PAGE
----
As always, there is no clear YES or NO to the question whether you should engage yourself in social networking online. First of all, you have to be sure about your current career needs and your long-term career goals. Then, you can ask yourself in which way social networking online might help you satisfying your needs and achieving your goals.
I stress the difference between current needs and long-term goals, because both are important for this decision: Networking is a two-way street and most successful if you build and maintain your network in the long run. Consequently, you should not build an online network for rather short-term needs, but in line with your long-term goals.
The long-term goals to stay in science might benefit from science-specific networks like ResearchGate or Academia. However, you have to have a look where your community is. Then, it could improve your visibility by sharing papers and presentations. It also could facilitate your access to relevant papers and presentations of others. I, personally, see a great chance a community-based filtering of the growing amount of publications – although it has some risks, too. Besides, connecting to colleagues you met on conferences or workshops is much easier in such networks as well as maintaining these connections to refreshing them if needed. Finally, you can join discussion groups on research-related topics.
Also, Twitter is used in some research communities to exchange thoughts, links, and publications. Then, there are scientific blogs as well. From my perspective, blogs have the advantage to create your online CV in a more flexible and creative way. They also allow sharing publications and thoughts which are then more related to YOUR online self-presentation as they are on “your webpage”.
The long-term goal to leave science might benefit more from so-called professional networks like LinkedIn (mainly English speaking countries) and XING (mainly German speaking countries). By networking online here, you can explore options, for example, by searching for people with whom you can do an informational interview. You might do this by joining subgroups of your former employers and universities or by searching for keywords. You could also join subgroups of professional associations or on relevant discussion topics.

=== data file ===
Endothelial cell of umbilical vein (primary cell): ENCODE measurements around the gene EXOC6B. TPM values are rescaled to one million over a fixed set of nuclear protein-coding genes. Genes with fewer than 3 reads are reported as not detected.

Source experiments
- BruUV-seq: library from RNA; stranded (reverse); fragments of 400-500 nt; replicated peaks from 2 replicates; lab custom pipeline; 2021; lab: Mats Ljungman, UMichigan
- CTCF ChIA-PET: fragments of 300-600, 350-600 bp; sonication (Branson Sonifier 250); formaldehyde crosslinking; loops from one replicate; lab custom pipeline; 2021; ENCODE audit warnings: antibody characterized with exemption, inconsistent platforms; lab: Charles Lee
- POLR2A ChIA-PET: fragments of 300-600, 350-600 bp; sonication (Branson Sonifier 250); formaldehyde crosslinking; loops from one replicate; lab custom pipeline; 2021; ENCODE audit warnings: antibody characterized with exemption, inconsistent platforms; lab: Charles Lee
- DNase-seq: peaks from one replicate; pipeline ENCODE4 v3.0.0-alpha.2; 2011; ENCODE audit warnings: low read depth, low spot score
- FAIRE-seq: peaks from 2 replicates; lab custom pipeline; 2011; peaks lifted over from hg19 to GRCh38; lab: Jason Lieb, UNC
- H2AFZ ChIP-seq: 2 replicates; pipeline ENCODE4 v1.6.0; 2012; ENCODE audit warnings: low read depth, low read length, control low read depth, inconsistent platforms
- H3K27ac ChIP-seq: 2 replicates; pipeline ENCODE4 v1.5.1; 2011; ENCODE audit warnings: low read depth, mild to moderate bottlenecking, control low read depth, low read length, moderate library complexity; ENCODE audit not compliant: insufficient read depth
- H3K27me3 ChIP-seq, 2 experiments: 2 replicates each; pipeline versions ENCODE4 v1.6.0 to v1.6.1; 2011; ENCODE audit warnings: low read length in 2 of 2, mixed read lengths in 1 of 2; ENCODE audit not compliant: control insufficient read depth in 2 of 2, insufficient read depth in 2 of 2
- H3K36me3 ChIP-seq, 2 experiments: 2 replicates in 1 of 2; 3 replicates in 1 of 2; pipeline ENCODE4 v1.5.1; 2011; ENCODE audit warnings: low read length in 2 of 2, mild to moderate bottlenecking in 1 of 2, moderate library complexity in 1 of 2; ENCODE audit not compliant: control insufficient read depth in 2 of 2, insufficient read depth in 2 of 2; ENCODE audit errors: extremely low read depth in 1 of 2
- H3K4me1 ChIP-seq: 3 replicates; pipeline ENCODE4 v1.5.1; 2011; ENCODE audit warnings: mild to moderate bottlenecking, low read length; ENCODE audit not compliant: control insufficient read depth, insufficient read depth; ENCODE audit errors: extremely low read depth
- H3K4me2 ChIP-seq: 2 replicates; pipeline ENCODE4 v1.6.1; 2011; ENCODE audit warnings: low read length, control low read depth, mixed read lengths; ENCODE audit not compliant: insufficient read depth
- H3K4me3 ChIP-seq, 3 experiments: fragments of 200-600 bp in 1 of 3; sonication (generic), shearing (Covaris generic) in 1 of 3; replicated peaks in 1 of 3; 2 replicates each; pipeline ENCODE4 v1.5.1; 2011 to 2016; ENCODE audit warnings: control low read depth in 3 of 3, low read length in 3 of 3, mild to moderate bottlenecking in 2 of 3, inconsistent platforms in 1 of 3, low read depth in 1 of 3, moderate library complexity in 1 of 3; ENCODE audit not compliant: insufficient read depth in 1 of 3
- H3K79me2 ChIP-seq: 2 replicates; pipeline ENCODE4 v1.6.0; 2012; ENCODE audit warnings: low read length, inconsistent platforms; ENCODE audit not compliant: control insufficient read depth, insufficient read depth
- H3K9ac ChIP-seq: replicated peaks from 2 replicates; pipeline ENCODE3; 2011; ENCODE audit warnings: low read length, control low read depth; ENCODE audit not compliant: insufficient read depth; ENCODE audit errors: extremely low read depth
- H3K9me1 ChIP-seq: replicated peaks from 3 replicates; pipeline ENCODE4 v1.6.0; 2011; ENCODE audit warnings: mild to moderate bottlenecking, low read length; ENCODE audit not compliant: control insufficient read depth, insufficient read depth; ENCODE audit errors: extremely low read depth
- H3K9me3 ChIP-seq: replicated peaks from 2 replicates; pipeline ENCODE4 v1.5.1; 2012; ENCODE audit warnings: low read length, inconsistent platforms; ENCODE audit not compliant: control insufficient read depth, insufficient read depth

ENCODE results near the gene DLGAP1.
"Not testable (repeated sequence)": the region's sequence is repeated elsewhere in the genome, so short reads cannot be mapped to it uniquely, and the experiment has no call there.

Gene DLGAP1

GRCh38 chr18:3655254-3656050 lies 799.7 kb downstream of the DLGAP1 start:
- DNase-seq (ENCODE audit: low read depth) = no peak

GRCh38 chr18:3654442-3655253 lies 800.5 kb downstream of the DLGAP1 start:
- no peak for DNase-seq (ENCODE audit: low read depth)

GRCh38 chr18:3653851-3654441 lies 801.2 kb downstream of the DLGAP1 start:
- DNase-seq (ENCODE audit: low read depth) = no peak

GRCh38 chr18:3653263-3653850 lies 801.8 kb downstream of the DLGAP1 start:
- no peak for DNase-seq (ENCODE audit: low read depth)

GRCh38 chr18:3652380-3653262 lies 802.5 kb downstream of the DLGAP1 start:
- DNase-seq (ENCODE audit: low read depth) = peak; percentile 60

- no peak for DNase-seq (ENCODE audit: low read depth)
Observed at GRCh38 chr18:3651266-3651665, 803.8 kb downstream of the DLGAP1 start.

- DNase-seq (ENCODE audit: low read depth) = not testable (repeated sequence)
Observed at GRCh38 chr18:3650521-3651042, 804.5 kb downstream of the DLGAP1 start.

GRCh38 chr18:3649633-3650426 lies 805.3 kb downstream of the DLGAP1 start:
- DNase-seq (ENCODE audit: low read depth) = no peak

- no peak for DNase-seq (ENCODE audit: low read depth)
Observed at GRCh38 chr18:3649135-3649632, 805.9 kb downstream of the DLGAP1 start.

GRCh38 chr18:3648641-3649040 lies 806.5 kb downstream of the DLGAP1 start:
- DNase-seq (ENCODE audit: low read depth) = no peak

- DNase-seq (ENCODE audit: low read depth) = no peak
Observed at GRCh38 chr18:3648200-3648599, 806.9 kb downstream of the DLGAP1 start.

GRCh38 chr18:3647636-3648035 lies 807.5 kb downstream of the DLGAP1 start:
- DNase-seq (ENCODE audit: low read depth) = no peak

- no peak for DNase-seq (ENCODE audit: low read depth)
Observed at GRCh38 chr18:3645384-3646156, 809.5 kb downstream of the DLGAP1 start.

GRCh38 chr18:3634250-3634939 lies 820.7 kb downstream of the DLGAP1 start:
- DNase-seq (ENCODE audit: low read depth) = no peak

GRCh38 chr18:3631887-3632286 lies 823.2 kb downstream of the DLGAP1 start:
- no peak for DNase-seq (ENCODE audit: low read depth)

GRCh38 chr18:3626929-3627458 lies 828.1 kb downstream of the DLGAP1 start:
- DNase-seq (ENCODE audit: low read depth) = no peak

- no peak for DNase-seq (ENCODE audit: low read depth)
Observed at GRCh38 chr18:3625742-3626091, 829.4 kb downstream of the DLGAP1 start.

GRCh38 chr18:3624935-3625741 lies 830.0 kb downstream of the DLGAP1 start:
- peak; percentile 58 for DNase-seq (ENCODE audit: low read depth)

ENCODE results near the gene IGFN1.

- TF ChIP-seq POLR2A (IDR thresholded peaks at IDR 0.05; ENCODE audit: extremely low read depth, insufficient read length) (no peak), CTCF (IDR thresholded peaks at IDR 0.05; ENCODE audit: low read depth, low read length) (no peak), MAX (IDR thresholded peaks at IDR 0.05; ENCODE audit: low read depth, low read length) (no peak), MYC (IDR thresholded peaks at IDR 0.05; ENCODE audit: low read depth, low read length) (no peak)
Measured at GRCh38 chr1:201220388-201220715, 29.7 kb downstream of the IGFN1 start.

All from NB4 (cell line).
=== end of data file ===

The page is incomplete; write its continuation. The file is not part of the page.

Moreover, you have to carefully decide about how to present yourself in the profile. Finding the right keywords is crucial so that people find you. I recently heard the example of people searching for speakers by searching for people who included “talks” in their offers. So, what do you have to offer? Which expertise does distinguish you from others? Also, headhunters and recruiters use these networks more and more. So take your chance!
Of course, all this takes time. And, of course, you should carefully decide about how much time you spend for which networking activity! Here, I come back to my first point: You need to know about your needs and goals! What do you want to achieve within the next five years? What is accordingly important to be done within the next months? Which kinds of information or contacts do you miss? Who is in your professional community and which social networks do they use?
Consider moreover that being familiar with using social media might not hurt in the long-run as well, because they are not only pervading our private life, but also become more and more relevant for professional communication in academia and beyond.
Some other comments about using social media for career-related purposes are available here: